Regulatory Science. Not all FDA scientists review new drugs. Some study what FDA calls regulatory science, "the science of developing new tools, standards, and approaches to assess the safety, efficacy, quality, and performance of all FDA-regulated products."59 FDA current and planned efforts include further developing expertise in areas such as how to evaluate animal models, biomarkers, genomics, and nanotechnology. Exploring computer simulations and data analysis can yield new statistical techniques for clinical trials that could shorten their length or reduce the number of patients needed. It might involve new ways to adjust ongoing clinical trials as researchers learn more about how a new drug works.60 All these techniques can shorten the time it takes to bring products to market.
An increased interest in compassionate use and emergency use policies comes from two distinct directions. The ongoing concerns of individuals facing serious and life-threatening conditions have become more apparent, especially with the increasing use of social media to publicize the struggles of those facing life-or-death decisions. The sudden public interest in the Ebola virus disease outbreak in West Africa has influenced discussions of international and domestic health care and research and development priorities. Expanding access to drugs in various stages of development—whether to an individual with a stubborn cancer or to a community facing an infectious threat—involves serious decisions.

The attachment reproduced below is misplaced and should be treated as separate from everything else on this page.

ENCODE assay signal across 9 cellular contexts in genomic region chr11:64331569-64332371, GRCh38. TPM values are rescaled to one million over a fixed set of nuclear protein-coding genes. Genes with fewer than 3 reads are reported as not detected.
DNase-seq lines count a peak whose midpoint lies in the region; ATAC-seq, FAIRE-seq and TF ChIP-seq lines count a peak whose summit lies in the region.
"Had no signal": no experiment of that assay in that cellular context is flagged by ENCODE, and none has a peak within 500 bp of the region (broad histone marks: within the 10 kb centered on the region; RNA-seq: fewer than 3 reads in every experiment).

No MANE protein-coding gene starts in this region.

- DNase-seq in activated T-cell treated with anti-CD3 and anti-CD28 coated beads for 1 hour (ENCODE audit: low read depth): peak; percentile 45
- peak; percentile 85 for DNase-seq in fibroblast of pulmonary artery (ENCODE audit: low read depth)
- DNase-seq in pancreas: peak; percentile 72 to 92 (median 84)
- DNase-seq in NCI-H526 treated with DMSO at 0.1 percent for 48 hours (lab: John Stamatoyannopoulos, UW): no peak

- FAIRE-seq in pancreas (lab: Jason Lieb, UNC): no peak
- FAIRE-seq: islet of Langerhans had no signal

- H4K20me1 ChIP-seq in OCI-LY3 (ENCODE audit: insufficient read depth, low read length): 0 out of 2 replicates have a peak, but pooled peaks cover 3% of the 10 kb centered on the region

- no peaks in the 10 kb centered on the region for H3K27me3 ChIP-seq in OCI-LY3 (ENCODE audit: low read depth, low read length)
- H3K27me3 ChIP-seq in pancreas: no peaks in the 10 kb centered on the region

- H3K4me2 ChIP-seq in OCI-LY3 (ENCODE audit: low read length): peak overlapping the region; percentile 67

As the 114th Congress confronts these issues, it may consider the following:
As Congress considers these issues, new options and ideas may arise, but in a context as old as public health—the constant push and pull between the need for scientific rigor and the equally compelling need for what is reflected in the very name of one policy: compassion.
No FDA-approved drugs or vaccines are known to specifically treat or prevent Ebola virus disease. Nor are there approved or known drugs or vaccines recognized by other regulatory or medical authorities. In August 2014, when the Ebola virus disease outbreak in West Africa began to attract worldwide attention, news articles reported on several Ebola-focused products in the development pipeline. None of these products had yet reached the stage in which clinical trials of safety or effectiveness had begun in humans.61